When Charna Chemicals holds sales talks with prospective customers, it treats them to Chinese tea.

But along with the paper cups with the fragrant hot beverage, staff put some bottles containing a dark brown liquid on the massive conference table.

As Zhang Yali, policy manager of the Beijing-based company, pulls the cork out of what looks like an old-fashioned medicine bottle, an intense smell of petroleum wafts through the room.

This is Charna C. Despite the decidedly old-industry smell and appearance, the substance is, according to the chemicals company, an innovative, green product.

Charna C is a coal combustion catalyst – a mixture of different oil substances which, sprayed on coal before it enters a furnace, helps it burn more completely, thus increasing energy efficiency and reducing air pollution.

The substance is the essence of a six-year research and development effort into which the privately-owned firm is putting all its hopes for the future.

“China is the world’s largest coal producer and consumer, but it is inefficient in burning coal,” says Qiu Mingjian, vice-president and chief technology officer of Charna Chemicals. “Seventy per cent of China’s energy comes from coal, and that coal is burned just 70 per cent, on average.”

As the government is stepping up efforts to reduce greenhouse gas emissions and rein in environmental damage, Mr Qiu hopes that utilities, cement factories and steel plants will use his invention to save coal and cut CO2, sulphur and dust emissions.

In the past, Charna has been developing and trading a series of different specialty chemicals and pharmaceutical ingredients. But now, it is placing a big bet on its new product.

Last year, less than Rmb20m ($2.93m) of the company’s Rmb200m in revenues came from Charna C, but now more than half of its staff are concentrating on the new product.

Charna’s executives say they are on a long and difficult road. The company started research in 2004, building a massive development centre specifically.

The same year, it commenced laboratory testing in collaboration with the China Coal Research Institute, a state-run institution, and achieved 6 per cent coal savings.

In 2006, industrial-scale testing started with Chongqing Titanium Industry Co, lifting the coal savings rate to 9 per cent.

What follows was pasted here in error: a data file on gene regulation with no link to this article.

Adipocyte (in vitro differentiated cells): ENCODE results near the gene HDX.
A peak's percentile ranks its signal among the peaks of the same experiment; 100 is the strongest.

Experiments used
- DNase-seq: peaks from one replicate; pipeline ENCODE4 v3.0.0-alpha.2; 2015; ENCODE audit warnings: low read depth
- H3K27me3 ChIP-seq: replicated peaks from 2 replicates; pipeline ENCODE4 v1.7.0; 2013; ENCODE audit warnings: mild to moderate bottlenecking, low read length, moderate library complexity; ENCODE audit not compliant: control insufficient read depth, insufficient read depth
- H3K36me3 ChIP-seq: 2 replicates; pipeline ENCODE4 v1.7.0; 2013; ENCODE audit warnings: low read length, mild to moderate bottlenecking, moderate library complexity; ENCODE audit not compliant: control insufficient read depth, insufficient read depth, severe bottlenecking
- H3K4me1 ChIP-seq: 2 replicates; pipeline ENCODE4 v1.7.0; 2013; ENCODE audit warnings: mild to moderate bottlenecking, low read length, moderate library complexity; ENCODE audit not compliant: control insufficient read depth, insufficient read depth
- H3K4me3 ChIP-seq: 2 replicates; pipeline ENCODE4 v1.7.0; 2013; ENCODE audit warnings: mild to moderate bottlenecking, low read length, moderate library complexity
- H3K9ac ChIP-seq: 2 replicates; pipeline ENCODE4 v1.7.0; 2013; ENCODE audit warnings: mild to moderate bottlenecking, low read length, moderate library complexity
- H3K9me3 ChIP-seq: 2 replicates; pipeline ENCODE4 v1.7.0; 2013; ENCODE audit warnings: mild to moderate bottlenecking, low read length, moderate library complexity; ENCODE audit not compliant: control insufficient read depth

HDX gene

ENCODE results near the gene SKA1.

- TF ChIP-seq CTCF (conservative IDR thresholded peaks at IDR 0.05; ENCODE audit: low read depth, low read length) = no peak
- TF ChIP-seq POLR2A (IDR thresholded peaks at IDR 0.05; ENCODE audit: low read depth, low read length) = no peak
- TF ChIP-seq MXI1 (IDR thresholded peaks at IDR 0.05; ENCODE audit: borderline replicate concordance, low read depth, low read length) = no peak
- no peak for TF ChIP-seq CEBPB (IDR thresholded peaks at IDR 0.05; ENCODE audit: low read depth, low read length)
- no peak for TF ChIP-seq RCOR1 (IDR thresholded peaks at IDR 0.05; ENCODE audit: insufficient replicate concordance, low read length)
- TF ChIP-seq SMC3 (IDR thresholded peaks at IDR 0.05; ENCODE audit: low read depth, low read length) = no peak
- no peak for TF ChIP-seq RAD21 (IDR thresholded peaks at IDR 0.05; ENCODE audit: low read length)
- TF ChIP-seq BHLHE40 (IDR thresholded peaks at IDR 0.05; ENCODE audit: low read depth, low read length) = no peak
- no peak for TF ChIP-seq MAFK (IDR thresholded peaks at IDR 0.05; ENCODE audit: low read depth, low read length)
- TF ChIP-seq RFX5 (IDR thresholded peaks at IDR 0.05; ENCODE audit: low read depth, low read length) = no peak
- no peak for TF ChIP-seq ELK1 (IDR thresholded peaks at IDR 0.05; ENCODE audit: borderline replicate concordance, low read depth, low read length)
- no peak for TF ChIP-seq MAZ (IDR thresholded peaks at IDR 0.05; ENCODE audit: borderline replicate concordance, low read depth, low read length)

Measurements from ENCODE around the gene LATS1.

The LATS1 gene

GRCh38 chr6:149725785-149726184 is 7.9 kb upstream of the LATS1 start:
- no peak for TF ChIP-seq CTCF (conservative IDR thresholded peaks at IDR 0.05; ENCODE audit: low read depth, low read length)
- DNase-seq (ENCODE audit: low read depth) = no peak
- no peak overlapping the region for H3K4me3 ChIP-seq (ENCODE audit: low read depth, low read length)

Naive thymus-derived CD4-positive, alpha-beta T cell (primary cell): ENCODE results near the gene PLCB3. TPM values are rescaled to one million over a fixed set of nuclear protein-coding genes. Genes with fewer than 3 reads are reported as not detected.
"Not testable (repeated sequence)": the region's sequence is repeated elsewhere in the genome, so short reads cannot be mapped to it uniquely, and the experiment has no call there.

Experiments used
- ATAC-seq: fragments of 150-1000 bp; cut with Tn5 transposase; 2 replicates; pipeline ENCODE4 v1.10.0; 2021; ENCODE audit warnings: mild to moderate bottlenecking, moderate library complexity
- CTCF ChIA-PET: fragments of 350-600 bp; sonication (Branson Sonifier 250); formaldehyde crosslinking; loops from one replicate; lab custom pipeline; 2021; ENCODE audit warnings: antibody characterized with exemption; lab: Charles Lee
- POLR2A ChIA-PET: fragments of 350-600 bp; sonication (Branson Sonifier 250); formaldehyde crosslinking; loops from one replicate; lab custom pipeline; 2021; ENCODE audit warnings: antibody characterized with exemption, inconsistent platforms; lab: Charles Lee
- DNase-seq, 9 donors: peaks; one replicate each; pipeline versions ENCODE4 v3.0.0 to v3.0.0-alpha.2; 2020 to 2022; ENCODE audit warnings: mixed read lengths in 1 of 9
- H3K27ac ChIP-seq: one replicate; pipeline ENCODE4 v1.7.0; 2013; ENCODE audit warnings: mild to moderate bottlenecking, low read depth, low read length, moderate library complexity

In 2008, the company received two patents for the product, and a third has been filed.

Last year, it sold 300,000 litres of the catalyst. “This amount generated Rmb30m in efficiency gains, helped save 72,000 tons of coal and cut 3,000 tons of SO2,” says Mr Qiu. “This year, we expect to sell 900,000 litres.”

So far, the company sells to about 60 customers, mainly heating power producers and cement factories. It plans to approach power stations and steel plants next.

Although Charna is growing fast, the amounts are still tiny compared with China’s potential market.

The country burned 3bn tons of coal last year, according to the National Bureau of Statistics – about 3,300 times the amount treated with Charna’s catalyst.

The main problem is that although China wants to promote “green” technologies and the development of proprietary technology, the country’s incentives are not designed to deliver that, explain company managers.

“The development effort we are making is a huge one and painful for a small, privately owned business like us,” says Wang Xinghua, deputy head of Charna’s environment and energy group. He estimates that the company has already put tens of millions of renminbi into the new product.

The company says that it has received no government incentives or financial help.

“There is no support for research and production companies. They support the end users of energy-efficient and emission-reducing devices, but not companies that develop technology,” complains Mr Qiu. “That’s the wrong logic because in China the cost for developing technology is prohibitive.”

Another problem Charna faces is a psychological preference for large, expensive equipment in fighting pollution.

“In many cases this requires equipment which comes at a cost of several million renminbi, compared with injection equipment for Rmb200,000, at most, for our product,” says Mr Qiu. “In addition, often filters are installed but not used because the cost of operation is too high as well.”

The only support from Beijing has been the decision by the National Development and Research Commission last year to add Charna’s catalyst to its catalogue of officially recognised technologies which enhance energy efficiency and cut emissions. This helps convince potential customers, often also state-owned corporations such as provincial utilities, that the technology is eligible for their projects.

The company says the intellectual property it has developed against all these odds has not been under threat yet, as potential imitators are struggling to replicate Charna’s recipes. However, the existence of imitators is taking its toll on the business already: Customers often argue that they have used a “similar” product before without any visible effect.

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